City leaders are set to plot the future of Barrio Logan at a meeting next week, and the debate won’t just be of interest to those who live or work there. It will also spotlight differences between two councilmen who want to put the word mayor before their names.
The main topic of debate is the future of maritime businesses in the San Diego neighborhood, which has long been marked by an uncomfortable mix of homes and environmentally unfriendly businesses. Councilmen David Alvarez (a Democrat) and Kevin Faulconer (a Republican) are each taking different paths.
“What we’re trying to do is untangle the gnarliest set of incompatible uses in the whole city,” explains the city’s planning director to VOSD reporter Andrew Keatts.
Saldaña Can’t Say Whether She’ll Run for Mayor
Last week, Lori Saldaña was filing paperwork to fun for mayor, seeking a big endorsement and talking campaign strategy with NBC. This week, she still can’t say for sure whether she’s actually running. She spoke with Lisa Halverstadt Wednesday evening, and didn’t provide much clarity: “I haven’t made up my mind. That’s where I am. It’s a big decision to run for mayor.”
Fletcher’s Evolution on Immigration
Mayoral hopeful Nathan Fletcher is finding fans among Democrats despite his party switching, first from Republican to independent and then to Democrat. He’s seeking Latino supporters in particular, saying he supports comprehensive immigration reform. But, as VOSD reporting reveals, his position has shifted. “In five years, Fletcher transformed from a Republican who said the federal government needed to do a better job ‘stopping illegal immigration’ to a Democratic champion of a landmark bill that would allow more undocumented immigrants to stay in the U.S.,” Lisa Halverstadt writes.
• Clare Leschin-Hoar, VOSD’s food politics blogger, examines how the immigration debate could affect the safety of our food.
School Bond Reform Progresses, Sort of
The governor is expected to sign legislation that makes it harder for school districts to borrow money for construction and then pay it back, with huge amounts of interest, decades later. (Remember Poway? Following up on another journalist’s work, we exposed its school bond mess.) Our new story examines the bill, including its loopholes.
Just Say ‘Neh’
• VOSD Overheard, our new feature spotlighting the ongoing conversation in our pages and elsewhere, takes notice of the buzz surrounding our stunner of a story about a private meeting of top GOP types. As we reported, the U-T publisher insulted the former mayor, who got mightily miffed, and then told him to hush. Apologies from the publisher ensued.
Readers rap the publisher, defend him and suggest donations to VOSD as a kind of “carbon offset.”
• CityBeat columnist John Lamb heard rumblings about the confab and asked two attendees about it last weekend at an event. “Nope, don’t want to talk about it,” Sanders told him. And Kris Michell, a downtown power player and former Sanders staffer, offered this brush-off: “Neh. Ask Jerry.”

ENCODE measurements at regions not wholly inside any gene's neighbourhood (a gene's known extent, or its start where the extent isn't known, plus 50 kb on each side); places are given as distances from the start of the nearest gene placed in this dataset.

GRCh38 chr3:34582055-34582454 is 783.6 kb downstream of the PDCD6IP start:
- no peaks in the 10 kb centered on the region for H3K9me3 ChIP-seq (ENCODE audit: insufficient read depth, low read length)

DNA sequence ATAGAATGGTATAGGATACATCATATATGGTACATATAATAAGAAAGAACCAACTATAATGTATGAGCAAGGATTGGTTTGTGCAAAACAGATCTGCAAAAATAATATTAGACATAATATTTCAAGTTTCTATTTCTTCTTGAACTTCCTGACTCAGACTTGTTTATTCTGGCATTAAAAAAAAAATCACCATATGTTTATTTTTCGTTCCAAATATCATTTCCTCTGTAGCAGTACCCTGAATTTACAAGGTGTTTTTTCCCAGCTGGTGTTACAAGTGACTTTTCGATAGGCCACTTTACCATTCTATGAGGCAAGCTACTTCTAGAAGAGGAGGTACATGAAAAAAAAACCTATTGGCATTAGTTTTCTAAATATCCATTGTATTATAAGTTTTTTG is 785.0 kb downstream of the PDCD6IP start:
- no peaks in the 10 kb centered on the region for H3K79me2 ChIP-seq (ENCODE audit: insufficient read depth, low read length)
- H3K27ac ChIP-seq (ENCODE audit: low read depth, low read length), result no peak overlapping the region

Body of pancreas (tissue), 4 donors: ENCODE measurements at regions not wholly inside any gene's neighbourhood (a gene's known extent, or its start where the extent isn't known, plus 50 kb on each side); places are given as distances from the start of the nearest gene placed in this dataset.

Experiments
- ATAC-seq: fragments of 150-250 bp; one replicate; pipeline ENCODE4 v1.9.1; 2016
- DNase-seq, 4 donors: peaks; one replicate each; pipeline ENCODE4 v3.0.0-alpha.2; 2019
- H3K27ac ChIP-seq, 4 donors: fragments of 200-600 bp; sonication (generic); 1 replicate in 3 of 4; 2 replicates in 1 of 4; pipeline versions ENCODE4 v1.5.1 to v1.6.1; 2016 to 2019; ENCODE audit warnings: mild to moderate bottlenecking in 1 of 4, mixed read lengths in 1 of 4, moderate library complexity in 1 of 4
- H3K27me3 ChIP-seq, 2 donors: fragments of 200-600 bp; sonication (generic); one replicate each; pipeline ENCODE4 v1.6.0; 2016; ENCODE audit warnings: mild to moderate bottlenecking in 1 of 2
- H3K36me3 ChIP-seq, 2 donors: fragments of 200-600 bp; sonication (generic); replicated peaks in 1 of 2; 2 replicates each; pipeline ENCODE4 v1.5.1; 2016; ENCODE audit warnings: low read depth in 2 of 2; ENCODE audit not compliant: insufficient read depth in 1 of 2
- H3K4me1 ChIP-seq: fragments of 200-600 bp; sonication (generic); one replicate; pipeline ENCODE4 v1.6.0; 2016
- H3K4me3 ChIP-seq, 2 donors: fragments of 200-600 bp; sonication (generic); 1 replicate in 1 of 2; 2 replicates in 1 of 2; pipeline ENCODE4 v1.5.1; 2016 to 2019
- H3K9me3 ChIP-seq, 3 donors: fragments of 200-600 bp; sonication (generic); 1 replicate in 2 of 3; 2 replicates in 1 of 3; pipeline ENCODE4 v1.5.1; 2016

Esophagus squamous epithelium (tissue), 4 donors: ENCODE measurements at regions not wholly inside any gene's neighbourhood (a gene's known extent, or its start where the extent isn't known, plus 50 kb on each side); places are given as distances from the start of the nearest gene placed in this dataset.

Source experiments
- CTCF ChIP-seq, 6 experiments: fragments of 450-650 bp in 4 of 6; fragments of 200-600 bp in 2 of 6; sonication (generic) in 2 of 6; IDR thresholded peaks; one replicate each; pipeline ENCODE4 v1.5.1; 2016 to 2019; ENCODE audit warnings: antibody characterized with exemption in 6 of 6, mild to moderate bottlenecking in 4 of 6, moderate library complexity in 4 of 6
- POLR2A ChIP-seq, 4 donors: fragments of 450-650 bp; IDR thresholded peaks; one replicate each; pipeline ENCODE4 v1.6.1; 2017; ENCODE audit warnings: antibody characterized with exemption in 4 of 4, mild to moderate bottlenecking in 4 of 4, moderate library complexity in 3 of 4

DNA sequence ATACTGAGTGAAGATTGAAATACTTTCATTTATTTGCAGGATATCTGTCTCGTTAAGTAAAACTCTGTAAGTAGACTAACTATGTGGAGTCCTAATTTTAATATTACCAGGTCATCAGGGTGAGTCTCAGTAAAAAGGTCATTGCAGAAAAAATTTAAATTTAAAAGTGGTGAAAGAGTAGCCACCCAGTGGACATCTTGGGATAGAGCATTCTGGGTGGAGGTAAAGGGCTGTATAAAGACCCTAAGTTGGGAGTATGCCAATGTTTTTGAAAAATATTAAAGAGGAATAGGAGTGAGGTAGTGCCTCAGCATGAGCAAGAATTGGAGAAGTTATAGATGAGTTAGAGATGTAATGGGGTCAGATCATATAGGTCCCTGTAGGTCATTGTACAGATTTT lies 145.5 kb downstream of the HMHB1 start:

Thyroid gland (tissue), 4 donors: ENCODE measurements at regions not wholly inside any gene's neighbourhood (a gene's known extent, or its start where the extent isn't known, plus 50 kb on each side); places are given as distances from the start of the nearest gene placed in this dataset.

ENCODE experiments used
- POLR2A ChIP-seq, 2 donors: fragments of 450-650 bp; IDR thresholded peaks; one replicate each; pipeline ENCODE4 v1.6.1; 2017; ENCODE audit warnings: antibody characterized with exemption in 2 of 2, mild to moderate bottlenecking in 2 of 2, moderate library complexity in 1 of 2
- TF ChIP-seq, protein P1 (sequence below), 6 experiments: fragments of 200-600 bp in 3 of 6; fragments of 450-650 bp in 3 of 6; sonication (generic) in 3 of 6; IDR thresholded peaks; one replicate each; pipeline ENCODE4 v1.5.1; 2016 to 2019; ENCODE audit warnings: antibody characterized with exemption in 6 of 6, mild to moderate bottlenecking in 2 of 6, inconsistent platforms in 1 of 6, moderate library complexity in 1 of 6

More from the Campaign Trail
• Black church leaders rallied behind candidate Nathan Fletcher Wednesday. (U-T)
• Democratic activist Matt Corrales offers his perspective about the need for a progressive mayor in a new VOSD commentary.
Behind the Jack in the Box Saga
We live in a city of more than 1 million people, but it’s often the little things — like a single Jack in the Box restaurant in North Park — that stir up intense controversy, mutual suspicions and conspiracy theories.
It’s clear that the fast-food chain, at the least, scampered through loopholes in order to renovate its existing restaurant and retain a drive-thru that nearby residents don’t want. What’s not so clear: Did the city screw up? Did Jack in the Box violate the law? Did city leaders (ex-Mayor Bob Filner or Council President Todd Gloria, depending on who’s doing the telling) screw up royally?
Quick News Hits
• San Diego may ban plastic bags. (City News Service via KPBS)
• “A landmark law that has been a symbol of California’s tough environmental philosophy for more than 40 years is facing an unlikely challenge from Democrats, including Gov. Jerry Brown, who contend that regulations protecting the environment have been abused and are thwarting legitimate development,” the New York Times reports.
If you’re a policy wonk, you know this law by its initials: CEQA.
• Guess who isn’t big on solar power? Firefighters. The Atlantic Cities blog has details. “The only thing firefighters fear more than fire is solar,” it says. Why? “So long as a solar panel is getting sunlight, it’s impossible to turn off.”
Some firefighters may even change their firefighting strategies when solar panels are involved. It’s not clear what this may mean for plans to make San Diego public buildings more solar-friendly.
• HBO’s “Boardwalk Empire” show, about a Prohibition-era bootlegger, is back for a new season. Its return reminds me of a boozy escapade from San Diego’s past. Eighty-four years this summer, an illicit booze ring was born. It would ensnare the mayor, the police chief and (yes) the American Legion.
I wrote about all this back in 2011. You can read it here, along with details about a slyly named “irrigation committee,” shenanigans at the U.S. Grant Hotel and tourism-friendly pandering in the halls of power.
My, how things have changed.
Randy Dotinga is a freelance contributor to Voice of San Diego and vice president of the American Society of Journalists & Authors. Please contact him directly at email@example.com and follow him on Twitter: twitter.com/rdotinga.